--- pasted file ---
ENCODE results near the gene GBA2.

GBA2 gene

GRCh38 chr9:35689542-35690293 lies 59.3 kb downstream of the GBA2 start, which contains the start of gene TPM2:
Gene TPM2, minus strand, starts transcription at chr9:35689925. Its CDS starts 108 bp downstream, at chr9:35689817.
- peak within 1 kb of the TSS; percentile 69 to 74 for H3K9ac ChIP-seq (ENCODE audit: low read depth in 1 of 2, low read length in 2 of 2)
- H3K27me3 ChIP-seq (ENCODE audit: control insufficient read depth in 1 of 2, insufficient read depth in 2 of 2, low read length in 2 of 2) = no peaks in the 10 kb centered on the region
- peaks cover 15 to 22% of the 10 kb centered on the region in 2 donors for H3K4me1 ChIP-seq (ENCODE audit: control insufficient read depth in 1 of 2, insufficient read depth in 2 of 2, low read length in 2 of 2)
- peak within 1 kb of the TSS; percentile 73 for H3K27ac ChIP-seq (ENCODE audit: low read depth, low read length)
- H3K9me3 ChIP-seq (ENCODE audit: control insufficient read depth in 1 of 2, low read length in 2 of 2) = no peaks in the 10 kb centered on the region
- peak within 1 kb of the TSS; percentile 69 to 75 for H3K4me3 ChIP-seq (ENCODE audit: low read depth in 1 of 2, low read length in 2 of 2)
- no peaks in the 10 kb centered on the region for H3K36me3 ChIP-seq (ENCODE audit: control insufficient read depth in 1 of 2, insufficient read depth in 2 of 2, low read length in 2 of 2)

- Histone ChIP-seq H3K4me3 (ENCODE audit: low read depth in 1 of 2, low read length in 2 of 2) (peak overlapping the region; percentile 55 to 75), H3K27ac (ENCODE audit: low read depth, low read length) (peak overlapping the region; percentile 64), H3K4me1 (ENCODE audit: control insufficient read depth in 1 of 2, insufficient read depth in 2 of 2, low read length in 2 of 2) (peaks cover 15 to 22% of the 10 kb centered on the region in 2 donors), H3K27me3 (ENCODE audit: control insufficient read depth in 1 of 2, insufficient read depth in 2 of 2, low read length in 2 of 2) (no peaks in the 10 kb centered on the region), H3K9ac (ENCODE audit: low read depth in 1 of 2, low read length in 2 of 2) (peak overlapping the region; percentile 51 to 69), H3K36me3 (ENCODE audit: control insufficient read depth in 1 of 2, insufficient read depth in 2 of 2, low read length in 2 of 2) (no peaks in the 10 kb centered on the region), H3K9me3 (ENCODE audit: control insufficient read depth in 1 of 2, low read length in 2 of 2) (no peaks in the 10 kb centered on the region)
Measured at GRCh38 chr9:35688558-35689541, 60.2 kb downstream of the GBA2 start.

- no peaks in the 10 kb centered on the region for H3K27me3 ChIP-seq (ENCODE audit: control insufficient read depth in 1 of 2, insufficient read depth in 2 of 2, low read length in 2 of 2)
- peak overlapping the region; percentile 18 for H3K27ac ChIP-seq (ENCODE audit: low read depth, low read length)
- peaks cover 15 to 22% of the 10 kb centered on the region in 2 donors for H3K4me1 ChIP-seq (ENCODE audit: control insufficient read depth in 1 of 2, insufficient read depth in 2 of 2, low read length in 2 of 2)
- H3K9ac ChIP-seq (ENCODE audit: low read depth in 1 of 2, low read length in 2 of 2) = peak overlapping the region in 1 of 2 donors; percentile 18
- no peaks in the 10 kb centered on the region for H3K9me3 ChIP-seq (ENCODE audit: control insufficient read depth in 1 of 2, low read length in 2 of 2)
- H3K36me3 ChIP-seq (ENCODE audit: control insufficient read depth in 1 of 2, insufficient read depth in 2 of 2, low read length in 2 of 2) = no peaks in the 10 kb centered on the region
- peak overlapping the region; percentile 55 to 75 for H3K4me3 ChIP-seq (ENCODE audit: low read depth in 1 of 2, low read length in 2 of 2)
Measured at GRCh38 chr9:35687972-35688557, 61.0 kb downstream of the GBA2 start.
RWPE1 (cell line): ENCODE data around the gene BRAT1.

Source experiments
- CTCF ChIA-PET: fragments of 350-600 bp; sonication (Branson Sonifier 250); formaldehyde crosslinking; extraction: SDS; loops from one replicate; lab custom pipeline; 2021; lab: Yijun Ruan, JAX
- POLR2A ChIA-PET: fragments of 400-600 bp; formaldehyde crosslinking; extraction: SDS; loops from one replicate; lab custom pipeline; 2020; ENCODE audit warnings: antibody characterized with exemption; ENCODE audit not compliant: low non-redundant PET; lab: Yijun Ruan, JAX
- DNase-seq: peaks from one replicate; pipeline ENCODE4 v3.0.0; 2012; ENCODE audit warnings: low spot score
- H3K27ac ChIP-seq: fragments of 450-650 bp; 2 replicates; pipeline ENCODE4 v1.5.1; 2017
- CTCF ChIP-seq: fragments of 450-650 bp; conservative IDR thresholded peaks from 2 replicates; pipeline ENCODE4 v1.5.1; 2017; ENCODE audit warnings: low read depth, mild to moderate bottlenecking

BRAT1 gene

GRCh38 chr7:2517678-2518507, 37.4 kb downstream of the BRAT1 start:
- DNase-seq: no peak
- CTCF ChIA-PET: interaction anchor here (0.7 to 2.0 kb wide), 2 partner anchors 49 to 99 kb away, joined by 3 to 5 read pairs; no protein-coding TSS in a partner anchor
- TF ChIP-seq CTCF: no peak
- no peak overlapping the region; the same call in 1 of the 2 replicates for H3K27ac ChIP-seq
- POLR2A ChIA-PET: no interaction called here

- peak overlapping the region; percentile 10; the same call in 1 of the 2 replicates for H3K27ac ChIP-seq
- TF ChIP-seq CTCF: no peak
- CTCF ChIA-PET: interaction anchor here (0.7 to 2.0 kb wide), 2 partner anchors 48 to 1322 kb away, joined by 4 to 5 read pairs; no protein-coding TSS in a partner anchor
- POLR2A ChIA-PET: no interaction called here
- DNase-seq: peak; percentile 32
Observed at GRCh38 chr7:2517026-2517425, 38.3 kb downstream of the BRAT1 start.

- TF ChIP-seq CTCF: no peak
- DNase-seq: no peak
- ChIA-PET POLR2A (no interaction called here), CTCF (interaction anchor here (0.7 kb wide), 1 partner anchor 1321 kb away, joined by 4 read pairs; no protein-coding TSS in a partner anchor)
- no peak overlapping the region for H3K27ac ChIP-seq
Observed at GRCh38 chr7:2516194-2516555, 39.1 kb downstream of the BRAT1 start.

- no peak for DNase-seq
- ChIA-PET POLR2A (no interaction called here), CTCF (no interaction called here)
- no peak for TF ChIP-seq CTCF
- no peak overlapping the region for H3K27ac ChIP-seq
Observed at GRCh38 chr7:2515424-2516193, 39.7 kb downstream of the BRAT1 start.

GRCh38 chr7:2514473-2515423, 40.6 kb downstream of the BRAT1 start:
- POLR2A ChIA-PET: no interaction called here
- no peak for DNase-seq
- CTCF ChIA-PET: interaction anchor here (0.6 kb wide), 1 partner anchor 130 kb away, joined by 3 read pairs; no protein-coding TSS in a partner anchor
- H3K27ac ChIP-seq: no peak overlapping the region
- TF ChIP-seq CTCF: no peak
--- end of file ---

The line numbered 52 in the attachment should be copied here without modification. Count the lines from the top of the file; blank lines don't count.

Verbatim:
GRCh38 chr7:2514473-2515423, 40.6 kb downstream of the BRAT1 start: